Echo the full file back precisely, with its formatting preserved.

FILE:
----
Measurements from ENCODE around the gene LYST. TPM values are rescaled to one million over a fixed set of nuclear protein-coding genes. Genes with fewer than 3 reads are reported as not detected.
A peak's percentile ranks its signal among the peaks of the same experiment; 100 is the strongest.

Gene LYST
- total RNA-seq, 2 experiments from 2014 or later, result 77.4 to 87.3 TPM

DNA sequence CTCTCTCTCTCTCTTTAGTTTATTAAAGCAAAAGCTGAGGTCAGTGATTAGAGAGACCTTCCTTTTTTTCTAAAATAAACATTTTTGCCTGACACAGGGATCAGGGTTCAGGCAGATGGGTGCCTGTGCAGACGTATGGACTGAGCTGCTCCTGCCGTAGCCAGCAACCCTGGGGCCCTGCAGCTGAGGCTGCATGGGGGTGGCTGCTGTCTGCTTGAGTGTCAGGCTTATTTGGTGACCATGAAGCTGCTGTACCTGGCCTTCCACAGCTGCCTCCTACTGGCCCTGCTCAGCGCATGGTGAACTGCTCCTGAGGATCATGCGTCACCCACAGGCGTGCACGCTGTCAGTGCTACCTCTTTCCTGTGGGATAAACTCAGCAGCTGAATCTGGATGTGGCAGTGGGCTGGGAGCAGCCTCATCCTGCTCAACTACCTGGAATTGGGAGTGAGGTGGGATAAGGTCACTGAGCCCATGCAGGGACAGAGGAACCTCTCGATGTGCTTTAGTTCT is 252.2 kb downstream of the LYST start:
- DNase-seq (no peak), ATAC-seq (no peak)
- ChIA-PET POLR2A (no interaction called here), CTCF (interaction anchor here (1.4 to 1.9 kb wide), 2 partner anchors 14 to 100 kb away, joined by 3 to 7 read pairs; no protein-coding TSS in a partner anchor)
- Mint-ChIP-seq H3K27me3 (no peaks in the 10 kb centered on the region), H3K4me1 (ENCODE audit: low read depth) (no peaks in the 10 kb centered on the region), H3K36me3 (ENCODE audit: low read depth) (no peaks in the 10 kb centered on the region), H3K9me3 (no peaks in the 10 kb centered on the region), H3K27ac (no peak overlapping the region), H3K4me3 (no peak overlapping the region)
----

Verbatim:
Measurements from ENCODE around the gene LYST. TPM values are rescaled to one million over a fixed set of nuclear protein-coding genes. Genes with fewer than 3 reads are reported as not detected.
A peak's percentile ranks its signal among the peaks of the same experiment; 100 is the strongest.

Gene LYST
- total RNA-seq, 2 experiments from 2014 or later, result 77.4 to 87.3 TPM

DNA sequence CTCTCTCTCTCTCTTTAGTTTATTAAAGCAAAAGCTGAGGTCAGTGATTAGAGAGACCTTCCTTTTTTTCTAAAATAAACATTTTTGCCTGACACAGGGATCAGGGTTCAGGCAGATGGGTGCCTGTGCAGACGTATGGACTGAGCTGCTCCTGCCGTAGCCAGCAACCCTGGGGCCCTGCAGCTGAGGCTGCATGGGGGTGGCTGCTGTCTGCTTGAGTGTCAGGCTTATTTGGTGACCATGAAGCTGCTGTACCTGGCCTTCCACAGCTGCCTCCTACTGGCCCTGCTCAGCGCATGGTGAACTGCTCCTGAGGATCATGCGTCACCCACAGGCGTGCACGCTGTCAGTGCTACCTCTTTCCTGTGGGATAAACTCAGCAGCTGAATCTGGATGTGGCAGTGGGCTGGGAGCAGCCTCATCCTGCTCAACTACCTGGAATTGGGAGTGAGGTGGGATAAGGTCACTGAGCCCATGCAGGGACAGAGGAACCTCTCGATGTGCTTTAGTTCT is 252.2 kb downstream of the LYST start:
- DNase-seq (no peak), ATAC-seq (no peak)
- ChIA-PET POLR2A (no interaction called here), CTCF (interaction anchor here (1.4 to 1.9 kb wide), 2 partner anchors 14 to 100 kb away, joined by 3 to 7 read pairs; no protein-coding TSS in a partner anchor)
- Mint-ChIP-seq H3K27me3 (no peaks in the 10 kb centered on the region), H3K4me1 (ENCODE audit: low read depth) (no peaks in the 10 kb centered on the region), H3K36me3 (ENCODE audit: low read depth) (no peaks in the 10 kb centered on the region), H3K9me3 (no peaks in the 10 kb centered on the region), H3K27ac (no peak overlapping the region), H3K4me3 (no peak overlapping the region)